There was also a crown for Yahballaha, all in fine gold and gems, red vestments threaded with more gold, socks and sandals sewn with pearls, and a letter which, quote, “authorized him to exercise Patriarchal authority over all the children of the east.” There were gifts and a letter for Arghun Khan too, and for Bar Sauma himself, a letter empowering him as “Visitor-General” for all Christians and a generous supply of gold for the road. Nicholas embraced him, kissed him, and dismissed him, sending him on his way back to the Ilkhanate.

But what was he really going back with besides fond memories of Paris and Bordeaux, Genoa and Rome? There was the warm response of the French king and an envoy who returned with him, which was nice, and there was the very warm response of the English one, again nice, but what commitment did he have that troops might next year meet those of the Ilkhan so that together they might sweep south, scattering the Mamluks before them. Of that, there was none, and Pope Nicholas offered least of all. 

Thanks to copies kept of the papal letters Bar Sauma carried home, we know what was offered instead. There was the granting of authority to Bar Sauma and Yahballaha, implying of course, that the pope had the power and right to grant it. There was for the catholicus also another letter, which opened in a friendly enough manner but then turned quickly to a lengthy doctrinal lecture in which the Trinity, bigamy, sin and sacrament all were touched upon, as was the primacy of Rome. There were other letters too, to various men of European origin living within the Ilkhanate, merchants or counselers who were urged to do their utmost to, quote, “extend the boundaries of the Christian faith.” And there was that letter to the Ilkhan, surely the most important of all where Bar Sauma’s mission was concerned, so what of that? Were there promises to go to war?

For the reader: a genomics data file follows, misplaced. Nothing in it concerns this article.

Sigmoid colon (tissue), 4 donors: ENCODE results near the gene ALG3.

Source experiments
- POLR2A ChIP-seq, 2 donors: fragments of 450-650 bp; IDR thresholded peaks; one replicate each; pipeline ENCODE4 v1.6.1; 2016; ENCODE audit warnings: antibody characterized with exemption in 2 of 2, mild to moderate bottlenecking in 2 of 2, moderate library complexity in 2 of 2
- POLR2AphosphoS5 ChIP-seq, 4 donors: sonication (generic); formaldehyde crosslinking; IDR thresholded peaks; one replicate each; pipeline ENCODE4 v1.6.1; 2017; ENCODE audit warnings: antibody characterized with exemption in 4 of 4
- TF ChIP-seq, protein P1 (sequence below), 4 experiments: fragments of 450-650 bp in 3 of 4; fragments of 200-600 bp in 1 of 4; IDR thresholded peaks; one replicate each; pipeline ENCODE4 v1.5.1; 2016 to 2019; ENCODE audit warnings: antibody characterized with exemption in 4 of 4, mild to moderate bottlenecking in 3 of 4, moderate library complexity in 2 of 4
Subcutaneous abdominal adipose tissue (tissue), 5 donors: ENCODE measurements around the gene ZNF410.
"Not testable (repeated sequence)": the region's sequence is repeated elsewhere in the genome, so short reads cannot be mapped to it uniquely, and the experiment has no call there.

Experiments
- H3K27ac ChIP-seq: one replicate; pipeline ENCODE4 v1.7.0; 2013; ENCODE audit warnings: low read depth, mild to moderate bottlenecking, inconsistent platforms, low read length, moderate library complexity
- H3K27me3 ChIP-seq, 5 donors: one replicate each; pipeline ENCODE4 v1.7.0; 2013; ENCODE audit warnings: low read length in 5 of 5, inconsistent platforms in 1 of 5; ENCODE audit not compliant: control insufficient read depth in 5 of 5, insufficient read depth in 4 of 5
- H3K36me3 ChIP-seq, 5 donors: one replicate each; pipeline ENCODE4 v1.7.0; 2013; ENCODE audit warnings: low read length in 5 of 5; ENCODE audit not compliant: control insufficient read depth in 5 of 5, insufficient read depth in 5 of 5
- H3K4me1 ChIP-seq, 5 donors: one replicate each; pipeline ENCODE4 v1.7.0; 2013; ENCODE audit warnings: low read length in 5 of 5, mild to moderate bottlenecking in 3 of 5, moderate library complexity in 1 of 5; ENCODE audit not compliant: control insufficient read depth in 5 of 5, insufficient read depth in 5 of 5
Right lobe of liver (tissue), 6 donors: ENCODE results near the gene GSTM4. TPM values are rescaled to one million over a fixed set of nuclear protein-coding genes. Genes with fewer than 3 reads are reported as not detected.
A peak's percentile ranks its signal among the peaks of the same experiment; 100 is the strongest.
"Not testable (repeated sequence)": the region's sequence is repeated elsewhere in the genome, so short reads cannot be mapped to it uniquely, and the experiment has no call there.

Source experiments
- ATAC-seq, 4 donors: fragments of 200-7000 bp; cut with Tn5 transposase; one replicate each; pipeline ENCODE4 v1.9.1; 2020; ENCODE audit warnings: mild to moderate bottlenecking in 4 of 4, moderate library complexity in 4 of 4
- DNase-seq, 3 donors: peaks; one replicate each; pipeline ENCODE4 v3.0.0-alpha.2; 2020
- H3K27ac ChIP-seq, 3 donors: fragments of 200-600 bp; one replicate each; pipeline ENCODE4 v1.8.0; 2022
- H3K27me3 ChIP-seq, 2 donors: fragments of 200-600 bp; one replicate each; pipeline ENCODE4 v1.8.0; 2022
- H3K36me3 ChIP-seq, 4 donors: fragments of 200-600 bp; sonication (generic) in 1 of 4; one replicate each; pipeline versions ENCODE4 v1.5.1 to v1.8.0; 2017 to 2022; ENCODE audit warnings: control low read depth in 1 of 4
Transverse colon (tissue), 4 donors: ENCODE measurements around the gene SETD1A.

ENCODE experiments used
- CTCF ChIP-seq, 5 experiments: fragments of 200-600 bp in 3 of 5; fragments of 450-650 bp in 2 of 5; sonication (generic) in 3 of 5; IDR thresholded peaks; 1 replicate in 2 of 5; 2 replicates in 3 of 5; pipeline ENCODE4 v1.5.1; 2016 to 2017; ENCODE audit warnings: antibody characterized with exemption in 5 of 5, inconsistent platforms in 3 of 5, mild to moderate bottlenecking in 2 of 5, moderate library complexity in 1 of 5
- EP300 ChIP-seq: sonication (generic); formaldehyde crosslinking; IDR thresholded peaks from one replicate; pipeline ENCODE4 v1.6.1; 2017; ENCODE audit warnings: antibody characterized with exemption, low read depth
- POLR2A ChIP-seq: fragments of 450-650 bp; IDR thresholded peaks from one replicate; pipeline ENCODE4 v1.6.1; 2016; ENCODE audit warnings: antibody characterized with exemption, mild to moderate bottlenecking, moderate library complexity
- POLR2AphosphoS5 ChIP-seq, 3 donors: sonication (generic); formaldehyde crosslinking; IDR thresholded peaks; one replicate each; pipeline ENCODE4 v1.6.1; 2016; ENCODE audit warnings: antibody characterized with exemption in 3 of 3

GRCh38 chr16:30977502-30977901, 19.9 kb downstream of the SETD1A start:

There were not. 

You had some acknowledgement of Bar Sauma’s visit and Arghun’s message, of the Ilkhan’s friendly disposition towards Christians and Christianity, and then you got the argument for the pope’s worldly power as descended from that of Jesus, “son of the highest King,” a passage urging Arghun to convert, for “no one [was] exempt from the law of death,” and lastly, the suggestion that instead of seeking to conquer Jerusalem to be baptized there, he ought to be baptized immediately and encourage others around him to do so, for that would secure the Mongols against their enemies and ensure their success in taking the Holy Land. 

So that wasn’t much to be bringing home with him after a year abroad. And those letters were dated April, 1288, so it was about a year since he’d left, and I’m sure Bar Sauma, with or without an alliance to show, was pleased to be on his way. His party stopped in Veroli, southeast of Rome, where, for reasons that are not entirely clear, he joined local church authorities in placing his seal on a parchment of indulgence, a parchment which comes downs to us and can be seen complete with its Latin inscription of “Barbazoma Tartarus Orientalis.”  

And then, as the text says, “Bar Sauma returned. He crossed the seas which he crossed when he came, and he arrived in peace at the place where [Arghun Khan] was, sound in body, and with soul safely kept.”

And that’s where we’ll leave him for now. I’ll be back next episode with a kind of postscript to this series, the conclusion of Bar Sauma’s story and of Yahballaha’s, the end of the Ilkhan’s reign, and the results of this Ilkhanid embassy, this journey of a man from a Chinese mountain to the thrones of western Europe.